Make the experiment, open your console and check the cookies, you will see something that looks like :
JSP will send you JSESSIONID, and ASP ASPSESSIONID, here the back end is PHP.
After you logged in, the application validated your password and login and saved your user id in the session so that every time you will make a request, you won’t have to log in again (this will be detailed later).
Now let’s review the diagram above to understand what is going on when you make another request to get more data. For example, let’s say you landed on Gmail inbox after you logged in, and now you want to navigate to your drafts page.
1 – You send a http request to the server asking for the drafts page. Along with this http request you send your session id to tell the server “hey, it’s me from before, give me my drafts page now”. The session id is usually sent in cookies, but it can also be sent in GET or POST parameters, whatever the technique the session id just needs to be sent to the server.
2 – The server receives your request. Before it gives you your drafts page, it checks your session id, looks it up in its session datastore, it finds 5, your session id, so it makes the data in entry 5 available to the code engine (php, java, ruby…).
3 -The server then executes the code corresponding to your request “give me the drafts page”.
4 – The code starts by getting your user id from the session made available by the server earlier, then it uses it to ask the database “give me the drafts of the user who has this user id”.
5 – Finally when the code got your drafts from the database, it creates an html page, puts your drafts in it, and hands it to the server.
6 – The server sends you your drafts page, along with your session id.
Logged in state
In this exchange, you could have just sent your user id in your request, and told the server you want the drafts of this user id. But that would mean that anybody who knows your user id would also be able to get your drafts and you don’t want that for your private data. You prefer that the application sends this data only to you. So to protect your data the application makes you log in first to make sure the person asking for the data is really you. And normally for any request for private data, it should ask you who you are first.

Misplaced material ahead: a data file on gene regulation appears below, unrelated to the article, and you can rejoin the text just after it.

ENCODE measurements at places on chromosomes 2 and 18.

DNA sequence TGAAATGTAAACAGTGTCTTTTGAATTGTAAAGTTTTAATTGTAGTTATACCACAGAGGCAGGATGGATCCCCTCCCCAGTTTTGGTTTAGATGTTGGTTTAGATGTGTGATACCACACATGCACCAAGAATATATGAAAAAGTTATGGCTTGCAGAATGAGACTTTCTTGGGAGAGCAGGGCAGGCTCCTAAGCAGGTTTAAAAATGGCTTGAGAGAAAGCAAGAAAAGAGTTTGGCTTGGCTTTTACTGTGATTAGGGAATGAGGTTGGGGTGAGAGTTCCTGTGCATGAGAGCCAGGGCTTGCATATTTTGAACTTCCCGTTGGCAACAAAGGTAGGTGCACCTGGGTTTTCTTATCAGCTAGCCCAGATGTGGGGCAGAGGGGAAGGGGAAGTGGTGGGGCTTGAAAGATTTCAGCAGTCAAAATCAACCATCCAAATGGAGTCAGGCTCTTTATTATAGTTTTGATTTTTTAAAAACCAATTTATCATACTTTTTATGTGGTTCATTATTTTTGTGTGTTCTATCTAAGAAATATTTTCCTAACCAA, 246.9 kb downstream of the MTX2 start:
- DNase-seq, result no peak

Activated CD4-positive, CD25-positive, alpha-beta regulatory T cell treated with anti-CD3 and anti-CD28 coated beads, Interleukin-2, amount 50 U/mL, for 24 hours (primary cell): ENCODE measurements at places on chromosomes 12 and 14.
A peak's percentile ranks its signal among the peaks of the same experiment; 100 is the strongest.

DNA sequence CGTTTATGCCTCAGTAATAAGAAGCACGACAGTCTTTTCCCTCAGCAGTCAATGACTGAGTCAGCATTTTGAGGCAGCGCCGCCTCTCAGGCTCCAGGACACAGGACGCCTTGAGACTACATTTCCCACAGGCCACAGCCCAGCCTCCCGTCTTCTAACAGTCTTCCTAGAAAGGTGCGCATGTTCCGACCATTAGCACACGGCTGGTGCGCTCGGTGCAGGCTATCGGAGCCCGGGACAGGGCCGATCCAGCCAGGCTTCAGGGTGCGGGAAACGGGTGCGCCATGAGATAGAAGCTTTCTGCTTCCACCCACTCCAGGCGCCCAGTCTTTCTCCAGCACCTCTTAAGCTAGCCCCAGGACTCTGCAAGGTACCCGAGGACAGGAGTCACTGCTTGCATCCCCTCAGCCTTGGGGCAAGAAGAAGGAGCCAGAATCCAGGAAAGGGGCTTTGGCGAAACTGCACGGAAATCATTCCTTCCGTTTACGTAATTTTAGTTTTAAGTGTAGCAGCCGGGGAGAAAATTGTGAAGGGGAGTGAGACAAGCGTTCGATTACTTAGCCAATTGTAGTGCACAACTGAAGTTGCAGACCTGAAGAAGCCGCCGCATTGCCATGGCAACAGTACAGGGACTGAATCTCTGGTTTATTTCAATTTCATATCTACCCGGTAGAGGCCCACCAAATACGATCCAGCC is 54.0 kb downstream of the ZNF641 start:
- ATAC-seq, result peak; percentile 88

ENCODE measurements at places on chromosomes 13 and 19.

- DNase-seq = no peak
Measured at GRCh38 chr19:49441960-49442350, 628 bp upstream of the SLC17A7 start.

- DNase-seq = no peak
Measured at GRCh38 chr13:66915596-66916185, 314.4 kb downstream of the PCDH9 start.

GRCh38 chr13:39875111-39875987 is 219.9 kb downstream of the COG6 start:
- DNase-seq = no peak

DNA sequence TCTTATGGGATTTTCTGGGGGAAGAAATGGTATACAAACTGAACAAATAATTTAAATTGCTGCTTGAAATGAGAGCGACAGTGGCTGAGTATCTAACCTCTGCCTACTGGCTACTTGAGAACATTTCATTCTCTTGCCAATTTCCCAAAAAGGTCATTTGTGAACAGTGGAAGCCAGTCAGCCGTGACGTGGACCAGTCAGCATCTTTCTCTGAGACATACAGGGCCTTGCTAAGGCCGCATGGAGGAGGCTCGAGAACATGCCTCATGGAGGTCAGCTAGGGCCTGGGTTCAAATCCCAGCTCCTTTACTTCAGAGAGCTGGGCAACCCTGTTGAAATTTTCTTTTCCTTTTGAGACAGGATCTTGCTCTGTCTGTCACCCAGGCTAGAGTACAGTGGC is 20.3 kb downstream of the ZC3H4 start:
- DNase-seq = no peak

If there was no session id during this exchange, when you asked your drafts page, the server would not know the drafts of who you’re asking and it would ask you to log in first. HTTP is a stateless protocol so it doesn’t save the fact that you are already logged in. At each request, HTTP doesn’t know anything about what happened before, it just carries the request. So for any request for private data you would have to log in again to make sure the application knows this is really you. This would be very annoying.
That’s the problem that sessions solve. To avoid logging in all the time after the first time, sessions keep you logged in while you are connected to the server. Basically, after you logged in the first time, the server remembers in the session that this is really you and lets you ask for more data without asking again who you are. That’s how sessions are very useful.
So if we zoom out from the preceding diagram, we can observe how user connections are identified and maintained by the server thanks to session ids :
Session management is a feature of the server, you need to activate it. For a static website that doesn’t serve private data for example you would not need to activate session management on your server.
Keeping you logged in is one main use of the session, but sessions can also be used to save temporary data that are completely independent of the logged in state. You could decide to put some data in session just because it is quicker to access.